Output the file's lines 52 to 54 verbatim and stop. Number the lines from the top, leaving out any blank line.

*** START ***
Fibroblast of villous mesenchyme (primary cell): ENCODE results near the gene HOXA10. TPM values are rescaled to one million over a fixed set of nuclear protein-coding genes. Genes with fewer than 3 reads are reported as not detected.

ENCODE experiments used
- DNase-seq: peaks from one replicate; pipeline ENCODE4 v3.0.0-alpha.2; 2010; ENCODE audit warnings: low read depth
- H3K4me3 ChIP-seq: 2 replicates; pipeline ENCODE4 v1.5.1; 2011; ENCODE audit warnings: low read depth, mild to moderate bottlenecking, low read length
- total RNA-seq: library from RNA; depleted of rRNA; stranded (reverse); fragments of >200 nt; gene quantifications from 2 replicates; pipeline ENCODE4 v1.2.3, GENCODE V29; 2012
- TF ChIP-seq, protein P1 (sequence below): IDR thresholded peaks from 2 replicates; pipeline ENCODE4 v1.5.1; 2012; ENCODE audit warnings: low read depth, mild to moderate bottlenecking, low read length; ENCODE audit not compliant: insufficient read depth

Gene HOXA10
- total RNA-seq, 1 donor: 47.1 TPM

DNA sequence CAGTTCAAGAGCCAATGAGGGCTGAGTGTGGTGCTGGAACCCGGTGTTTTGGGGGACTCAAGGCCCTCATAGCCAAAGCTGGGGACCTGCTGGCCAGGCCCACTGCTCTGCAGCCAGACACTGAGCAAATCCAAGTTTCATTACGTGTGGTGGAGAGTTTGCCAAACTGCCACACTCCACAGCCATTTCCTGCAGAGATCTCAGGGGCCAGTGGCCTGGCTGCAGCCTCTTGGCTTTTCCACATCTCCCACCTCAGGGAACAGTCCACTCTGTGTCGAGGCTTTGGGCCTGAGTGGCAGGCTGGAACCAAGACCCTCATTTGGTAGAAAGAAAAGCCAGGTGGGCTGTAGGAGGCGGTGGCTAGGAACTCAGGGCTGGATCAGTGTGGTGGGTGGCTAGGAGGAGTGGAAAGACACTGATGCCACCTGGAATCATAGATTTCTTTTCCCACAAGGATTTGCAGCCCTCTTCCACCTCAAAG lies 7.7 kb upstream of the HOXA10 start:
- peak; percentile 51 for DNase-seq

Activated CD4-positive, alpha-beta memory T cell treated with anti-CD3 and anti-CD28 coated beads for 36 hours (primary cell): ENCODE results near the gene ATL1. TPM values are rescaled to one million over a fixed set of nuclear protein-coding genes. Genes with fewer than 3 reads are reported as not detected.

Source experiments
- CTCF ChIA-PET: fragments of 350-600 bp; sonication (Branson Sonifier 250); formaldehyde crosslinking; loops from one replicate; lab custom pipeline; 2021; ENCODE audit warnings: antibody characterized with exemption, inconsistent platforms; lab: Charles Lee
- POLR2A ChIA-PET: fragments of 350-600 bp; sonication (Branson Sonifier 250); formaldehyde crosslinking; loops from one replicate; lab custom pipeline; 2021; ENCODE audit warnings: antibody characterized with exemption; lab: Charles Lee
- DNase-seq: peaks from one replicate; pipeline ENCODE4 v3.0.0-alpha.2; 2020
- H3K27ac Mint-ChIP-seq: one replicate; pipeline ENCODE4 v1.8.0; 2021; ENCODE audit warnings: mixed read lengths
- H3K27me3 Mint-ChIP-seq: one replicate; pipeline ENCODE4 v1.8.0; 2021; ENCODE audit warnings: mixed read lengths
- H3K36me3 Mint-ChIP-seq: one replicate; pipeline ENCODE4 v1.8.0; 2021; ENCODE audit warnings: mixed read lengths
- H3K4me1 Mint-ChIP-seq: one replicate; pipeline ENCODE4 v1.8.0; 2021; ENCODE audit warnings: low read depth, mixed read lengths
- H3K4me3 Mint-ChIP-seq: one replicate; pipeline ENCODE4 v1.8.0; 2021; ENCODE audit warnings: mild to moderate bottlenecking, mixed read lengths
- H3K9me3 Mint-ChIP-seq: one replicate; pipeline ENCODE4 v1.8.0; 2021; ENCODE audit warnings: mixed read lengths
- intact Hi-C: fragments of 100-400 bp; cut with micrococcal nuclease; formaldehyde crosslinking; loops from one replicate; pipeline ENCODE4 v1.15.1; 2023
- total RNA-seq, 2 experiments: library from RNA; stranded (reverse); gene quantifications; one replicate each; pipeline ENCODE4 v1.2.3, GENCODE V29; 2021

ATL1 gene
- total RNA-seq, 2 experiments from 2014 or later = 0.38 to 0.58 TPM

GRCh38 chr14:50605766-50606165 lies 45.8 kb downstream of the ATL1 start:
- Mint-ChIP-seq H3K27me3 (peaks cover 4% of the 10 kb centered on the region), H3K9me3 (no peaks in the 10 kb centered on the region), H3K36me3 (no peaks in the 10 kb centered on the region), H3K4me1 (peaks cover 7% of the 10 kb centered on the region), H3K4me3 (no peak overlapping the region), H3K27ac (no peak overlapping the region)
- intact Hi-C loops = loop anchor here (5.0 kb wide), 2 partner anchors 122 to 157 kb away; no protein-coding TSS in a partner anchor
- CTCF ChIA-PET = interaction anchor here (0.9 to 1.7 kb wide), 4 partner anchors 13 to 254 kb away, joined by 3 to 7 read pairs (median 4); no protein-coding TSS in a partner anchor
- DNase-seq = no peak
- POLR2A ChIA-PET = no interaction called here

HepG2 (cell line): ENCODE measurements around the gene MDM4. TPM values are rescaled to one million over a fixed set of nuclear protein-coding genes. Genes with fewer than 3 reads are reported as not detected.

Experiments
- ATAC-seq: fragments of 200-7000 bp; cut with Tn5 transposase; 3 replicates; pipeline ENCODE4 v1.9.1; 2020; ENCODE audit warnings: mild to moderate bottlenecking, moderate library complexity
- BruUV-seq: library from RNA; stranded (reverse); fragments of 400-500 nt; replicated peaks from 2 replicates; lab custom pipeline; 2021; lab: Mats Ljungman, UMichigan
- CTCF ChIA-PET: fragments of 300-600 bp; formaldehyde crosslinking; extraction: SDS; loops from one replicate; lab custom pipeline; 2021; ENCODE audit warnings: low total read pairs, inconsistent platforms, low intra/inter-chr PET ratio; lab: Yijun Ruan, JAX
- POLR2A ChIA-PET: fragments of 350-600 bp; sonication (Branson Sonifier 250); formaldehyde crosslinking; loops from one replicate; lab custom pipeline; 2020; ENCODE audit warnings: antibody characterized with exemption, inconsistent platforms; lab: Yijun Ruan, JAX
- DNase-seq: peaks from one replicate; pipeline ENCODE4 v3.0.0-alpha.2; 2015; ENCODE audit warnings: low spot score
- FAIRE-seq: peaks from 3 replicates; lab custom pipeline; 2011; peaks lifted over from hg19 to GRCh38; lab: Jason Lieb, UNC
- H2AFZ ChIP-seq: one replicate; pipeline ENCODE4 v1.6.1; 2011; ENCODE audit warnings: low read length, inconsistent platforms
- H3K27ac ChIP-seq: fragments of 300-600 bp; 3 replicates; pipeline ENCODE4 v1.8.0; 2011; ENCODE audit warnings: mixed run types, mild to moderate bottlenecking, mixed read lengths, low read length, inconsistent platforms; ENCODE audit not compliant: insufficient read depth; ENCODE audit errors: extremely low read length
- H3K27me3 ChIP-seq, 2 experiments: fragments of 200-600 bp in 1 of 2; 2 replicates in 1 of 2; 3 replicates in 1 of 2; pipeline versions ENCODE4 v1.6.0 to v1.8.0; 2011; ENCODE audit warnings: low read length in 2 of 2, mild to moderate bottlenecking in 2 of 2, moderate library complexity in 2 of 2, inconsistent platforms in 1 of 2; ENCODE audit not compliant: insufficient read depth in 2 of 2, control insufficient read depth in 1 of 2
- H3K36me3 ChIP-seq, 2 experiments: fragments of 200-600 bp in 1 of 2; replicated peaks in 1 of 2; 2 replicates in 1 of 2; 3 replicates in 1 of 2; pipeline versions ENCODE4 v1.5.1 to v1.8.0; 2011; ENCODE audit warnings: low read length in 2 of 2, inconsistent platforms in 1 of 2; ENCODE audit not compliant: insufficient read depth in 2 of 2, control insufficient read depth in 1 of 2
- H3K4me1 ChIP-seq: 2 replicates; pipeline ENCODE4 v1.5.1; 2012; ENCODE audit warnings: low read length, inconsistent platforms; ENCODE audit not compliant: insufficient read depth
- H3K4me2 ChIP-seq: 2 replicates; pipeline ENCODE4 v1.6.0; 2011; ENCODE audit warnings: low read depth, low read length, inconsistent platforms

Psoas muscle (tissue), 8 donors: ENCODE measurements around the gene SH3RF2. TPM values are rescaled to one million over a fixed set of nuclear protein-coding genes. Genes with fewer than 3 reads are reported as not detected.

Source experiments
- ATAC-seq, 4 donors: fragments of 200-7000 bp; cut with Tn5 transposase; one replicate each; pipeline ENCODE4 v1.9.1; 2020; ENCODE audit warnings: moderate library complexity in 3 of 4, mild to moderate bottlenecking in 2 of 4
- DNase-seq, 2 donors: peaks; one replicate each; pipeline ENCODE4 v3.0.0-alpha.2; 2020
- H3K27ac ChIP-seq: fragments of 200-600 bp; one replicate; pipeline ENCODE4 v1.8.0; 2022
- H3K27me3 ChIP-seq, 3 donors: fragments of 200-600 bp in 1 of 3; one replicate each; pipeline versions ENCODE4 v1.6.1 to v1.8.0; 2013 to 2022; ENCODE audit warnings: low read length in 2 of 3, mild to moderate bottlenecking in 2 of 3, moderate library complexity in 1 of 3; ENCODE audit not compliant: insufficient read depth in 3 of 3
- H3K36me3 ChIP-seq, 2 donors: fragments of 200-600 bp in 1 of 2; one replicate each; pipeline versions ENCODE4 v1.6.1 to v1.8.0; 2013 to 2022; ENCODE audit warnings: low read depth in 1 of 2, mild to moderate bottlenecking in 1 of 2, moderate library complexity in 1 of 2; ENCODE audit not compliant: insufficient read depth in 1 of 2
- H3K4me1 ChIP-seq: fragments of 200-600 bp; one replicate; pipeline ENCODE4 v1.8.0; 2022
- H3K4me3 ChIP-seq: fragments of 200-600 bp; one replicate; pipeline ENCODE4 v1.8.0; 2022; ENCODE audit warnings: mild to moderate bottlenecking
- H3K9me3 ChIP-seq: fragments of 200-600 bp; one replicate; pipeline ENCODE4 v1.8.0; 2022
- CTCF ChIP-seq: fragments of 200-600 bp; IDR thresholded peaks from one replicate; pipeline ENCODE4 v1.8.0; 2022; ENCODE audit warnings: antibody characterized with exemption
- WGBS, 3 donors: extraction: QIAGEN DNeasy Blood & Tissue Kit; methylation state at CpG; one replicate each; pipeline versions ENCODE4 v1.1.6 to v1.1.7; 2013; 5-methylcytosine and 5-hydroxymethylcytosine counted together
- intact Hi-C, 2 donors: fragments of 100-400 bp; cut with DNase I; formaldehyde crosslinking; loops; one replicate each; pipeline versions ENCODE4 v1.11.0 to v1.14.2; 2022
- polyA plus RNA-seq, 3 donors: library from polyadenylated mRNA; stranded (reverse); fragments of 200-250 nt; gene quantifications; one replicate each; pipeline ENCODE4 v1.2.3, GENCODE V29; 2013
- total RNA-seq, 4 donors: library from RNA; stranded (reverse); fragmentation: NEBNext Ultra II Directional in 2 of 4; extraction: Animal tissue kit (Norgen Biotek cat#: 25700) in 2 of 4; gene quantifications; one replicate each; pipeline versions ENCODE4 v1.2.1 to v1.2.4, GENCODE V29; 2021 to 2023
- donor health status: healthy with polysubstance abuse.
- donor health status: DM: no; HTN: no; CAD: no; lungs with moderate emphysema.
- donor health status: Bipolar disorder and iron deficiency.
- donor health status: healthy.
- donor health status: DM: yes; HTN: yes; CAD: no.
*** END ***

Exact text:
- H3K36me3 ChIP-seq, 2 donors: fragments of 200-600 bp in 1 of 2; one replicate each; pipeline versions ENCODE4 v1.6.1 to v1.8.0; 2013 to 2022; ENCODE audit warnings: low read depth in 1 of 2, mild to moderate bottlenecking in 1 of 2, moderate library complexity in 1 of 2; ENCODE audit not compliant: insufficient read depth in 1 of 2
- H3K4me1 ChIP-seq: fragments of 200-600 bp; one replicate; pipeline ENCODE4 v1.8.0; 2022
- H3K4me3 ChIP-seq: fragments of 200-600 bp; one replicate; pipeline ENCODE4 v1.8.0; 2022; ENCODE audit warnings: mild to moderate bottlenecking